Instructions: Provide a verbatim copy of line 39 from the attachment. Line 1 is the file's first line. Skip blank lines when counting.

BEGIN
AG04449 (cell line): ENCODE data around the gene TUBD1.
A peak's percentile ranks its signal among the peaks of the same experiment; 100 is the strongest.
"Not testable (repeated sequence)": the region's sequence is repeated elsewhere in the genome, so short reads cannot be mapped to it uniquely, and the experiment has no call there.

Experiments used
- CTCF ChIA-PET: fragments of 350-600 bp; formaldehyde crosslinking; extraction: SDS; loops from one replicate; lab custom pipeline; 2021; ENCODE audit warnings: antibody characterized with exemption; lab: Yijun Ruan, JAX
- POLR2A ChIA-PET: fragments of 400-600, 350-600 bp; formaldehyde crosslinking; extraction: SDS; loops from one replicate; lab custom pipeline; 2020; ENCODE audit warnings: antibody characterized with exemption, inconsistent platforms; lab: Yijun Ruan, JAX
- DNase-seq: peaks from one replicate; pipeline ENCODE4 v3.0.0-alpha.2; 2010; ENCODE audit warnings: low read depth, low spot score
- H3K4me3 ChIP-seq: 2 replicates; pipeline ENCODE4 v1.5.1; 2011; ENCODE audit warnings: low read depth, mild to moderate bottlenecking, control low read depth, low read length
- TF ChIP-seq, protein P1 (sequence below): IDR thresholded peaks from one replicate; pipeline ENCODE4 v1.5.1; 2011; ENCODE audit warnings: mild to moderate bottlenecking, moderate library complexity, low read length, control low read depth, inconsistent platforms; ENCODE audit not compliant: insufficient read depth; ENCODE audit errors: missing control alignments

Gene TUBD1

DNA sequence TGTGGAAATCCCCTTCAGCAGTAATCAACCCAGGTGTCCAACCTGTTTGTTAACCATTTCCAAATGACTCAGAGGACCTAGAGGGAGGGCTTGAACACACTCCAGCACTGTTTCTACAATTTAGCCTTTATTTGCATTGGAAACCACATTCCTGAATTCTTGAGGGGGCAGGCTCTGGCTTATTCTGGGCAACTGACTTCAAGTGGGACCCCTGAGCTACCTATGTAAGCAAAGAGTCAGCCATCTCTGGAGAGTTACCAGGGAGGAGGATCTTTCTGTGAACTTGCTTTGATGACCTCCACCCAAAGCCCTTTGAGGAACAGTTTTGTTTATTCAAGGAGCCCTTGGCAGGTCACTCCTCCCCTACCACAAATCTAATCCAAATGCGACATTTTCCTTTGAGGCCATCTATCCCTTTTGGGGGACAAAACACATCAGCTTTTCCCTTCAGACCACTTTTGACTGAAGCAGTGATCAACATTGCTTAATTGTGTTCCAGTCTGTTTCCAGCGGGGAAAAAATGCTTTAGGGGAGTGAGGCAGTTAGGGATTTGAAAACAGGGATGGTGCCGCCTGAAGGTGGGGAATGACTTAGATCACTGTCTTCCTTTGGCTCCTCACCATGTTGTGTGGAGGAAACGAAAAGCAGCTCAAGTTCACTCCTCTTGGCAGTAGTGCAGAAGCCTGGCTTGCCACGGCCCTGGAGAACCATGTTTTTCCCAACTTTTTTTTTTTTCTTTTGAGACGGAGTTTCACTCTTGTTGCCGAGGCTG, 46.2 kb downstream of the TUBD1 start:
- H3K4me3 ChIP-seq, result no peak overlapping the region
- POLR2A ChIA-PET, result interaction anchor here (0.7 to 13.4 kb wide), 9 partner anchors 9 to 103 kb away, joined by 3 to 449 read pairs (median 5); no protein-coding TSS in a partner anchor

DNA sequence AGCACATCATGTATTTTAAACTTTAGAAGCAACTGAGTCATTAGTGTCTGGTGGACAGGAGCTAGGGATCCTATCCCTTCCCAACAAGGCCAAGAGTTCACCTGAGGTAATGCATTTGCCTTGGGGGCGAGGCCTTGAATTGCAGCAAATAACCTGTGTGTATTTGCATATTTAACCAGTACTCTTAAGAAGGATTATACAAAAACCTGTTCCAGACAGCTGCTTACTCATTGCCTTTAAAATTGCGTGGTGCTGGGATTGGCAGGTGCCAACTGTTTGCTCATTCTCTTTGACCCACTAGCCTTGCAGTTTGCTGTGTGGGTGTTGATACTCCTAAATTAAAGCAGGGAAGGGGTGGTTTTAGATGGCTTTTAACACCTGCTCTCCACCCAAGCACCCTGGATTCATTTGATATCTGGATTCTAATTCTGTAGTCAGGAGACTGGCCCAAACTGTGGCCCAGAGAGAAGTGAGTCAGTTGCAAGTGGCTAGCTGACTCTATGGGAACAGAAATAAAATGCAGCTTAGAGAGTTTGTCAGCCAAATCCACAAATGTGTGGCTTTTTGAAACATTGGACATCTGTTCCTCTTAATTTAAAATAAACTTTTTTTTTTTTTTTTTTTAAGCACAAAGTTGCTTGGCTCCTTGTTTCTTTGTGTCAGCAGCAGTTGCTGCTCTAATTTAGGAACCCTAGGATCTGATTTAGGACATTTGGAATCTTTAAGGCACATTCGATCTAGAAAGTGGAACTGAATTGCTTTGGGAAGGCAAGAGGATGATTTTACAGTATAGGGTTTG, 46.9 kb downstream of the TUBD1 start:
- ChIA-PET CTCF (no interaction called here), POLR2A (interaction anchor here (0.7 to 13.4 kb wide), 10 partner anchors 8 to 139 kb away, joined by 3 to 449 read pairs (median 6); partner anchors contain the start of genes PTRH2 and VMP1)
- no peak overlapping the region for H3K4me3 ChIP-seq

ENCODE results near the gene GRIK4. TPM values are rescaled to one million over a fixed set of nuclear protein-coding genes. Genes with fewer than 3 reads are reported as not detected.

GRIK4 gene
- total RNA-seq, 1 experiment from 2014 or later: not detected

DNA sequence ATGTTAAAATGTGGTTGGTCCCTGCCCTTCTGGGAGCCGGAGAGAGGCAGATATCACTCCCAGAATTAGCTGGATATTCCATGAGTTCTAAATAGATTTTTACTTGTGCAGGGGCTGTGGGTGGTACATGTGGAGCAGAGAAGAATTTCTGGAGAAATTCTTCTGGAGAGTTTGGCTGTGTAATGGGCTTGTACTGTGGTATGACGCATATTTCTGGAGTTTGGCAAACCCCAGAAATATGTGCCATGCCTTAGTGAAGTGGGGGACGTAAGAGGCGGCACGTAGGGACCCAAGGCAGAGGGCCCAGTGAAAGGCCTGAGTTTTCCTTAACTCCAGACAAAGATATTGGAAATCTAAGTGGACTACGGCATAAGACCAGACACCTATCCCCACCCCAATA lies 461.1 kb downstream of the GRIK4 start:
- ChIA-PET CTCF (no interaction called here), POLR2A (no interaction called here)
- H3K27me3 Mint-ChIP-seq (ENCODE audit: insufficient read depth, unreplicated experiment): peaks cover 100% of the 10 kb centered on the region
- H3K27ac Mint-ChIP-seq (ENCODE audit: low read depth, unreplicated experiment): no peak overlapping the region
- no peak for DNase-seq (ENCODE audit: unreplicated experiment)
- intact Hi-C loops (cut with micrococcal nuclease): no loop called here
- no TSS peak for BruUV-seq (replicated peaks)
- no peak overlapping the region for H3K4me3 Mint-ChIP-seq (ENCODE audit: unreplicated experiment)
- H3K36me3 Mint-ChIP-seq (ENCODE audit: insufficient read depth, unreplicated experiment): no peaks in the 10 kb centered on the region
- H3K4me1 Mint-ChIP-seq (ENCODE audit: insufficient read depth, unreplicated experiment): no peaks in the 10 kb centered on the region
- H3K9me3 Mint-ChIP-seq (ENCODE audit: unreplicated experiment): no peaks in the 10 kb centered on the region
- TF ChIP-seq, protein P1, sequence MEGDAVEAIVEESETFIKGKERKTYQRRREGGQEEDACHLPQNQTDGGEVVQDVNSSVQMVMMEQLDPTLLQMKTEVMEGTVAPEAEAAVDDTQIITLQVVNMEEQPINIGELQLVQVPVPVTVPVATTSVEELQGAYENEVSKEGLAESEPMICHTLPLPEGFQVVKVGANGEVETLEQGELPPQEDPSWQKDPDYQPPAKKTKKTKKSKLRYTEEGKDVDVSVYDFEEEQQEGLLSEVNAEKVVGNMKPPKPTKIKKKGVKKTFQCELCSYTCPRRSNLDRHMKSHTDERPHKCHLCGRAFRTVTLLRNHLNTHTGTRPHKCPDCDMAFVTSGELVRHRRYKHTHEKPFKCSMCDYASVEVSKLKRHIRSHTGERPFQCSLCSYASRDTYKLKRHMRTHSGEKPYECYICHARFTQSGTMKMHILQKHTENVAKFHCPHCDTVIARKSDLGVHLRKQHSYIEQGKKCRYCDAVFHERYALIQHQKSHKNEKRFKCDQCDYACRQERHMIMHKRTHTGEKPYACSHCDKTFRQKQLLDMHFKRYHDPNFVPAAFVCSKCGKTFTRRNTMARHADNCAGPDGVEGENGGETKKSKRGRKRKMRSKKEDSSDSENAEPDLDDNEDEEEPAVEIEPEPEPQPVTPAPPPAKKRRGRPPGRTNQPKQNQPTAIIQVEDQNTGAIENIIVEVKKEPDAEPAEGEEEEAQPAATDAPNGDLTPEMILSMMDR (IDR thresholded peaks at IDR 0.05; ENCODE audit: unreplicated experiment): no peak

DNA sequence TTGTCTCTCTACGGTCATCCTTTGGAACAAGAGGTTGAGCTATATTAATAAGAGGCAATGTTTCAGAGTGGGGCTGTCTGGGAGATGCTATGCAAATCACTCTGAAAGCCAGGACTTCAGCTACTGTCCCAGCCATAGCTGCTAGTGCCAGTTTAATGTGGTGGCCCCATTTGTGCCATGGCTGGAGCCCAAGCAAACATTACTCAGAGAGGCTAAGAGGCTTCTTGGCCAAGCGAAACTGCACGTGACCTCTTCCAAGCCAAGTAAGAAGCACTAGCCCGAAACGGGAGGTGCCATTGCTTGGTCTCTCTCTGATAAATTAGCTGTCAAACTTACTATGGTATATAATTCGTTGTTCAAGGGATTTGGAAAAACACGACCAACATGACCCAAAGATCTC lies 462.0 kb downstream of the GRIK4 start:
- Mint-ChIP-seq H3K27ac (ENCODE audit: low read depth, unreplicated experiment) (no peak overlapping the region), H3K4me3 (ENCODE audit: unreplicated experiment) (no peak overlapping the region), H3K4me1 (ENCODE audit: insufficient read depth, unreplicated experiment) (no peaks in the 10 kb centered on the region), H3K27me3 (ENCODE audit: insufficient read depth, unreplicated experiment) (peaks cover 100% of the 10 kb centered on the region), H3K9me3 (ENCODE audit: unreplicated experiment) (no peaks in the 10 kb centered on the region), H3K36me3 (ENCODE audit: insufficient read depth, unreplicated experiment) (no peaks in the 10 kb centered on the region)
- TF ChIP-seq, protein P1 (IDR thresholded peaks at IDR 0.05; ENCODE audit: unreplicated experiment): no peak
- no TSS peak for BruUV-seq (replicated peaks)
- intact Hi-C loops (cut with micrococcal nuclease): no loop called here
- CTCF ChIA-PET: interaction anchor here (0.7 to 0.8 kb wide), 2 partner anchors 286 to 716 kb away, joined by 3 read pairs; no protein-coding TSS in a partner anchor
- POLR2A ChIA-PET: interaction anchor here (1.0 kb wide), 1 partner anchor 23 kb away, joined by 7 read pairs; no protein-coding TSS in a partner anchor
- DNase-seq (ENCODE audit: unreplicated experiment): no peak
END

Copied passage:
- DNase-seq (ENCODE audit: unreplicated experiment): no peak